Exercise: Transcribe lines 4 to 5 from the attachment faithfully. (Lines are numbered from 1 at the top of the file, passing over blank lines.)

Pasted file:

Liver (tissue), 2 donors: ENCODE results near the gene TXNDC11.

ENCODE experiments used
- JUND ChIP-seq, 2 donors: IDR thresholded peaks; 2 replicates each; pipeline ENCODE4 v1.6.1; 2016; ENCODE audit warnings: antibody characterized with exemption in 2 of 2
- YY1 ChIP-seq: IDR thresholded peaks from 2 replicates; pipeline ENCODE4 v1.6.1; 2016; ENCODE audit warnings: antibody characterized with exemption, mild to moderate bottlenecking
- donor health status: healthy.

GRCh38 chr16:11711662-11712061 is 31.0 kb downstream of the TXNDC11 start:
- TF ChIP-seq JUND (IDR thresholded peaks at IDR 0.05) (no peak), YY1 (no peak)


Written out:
- YY1 ChIP-seq: IDR thresholded peaks from 2 replicates; pipeline ENCODE4 v1.6.1; 2016; ENCODE audit warnings: antibody characterized with exemption, mild to moderate bottlenecking
- donor health status: healthy.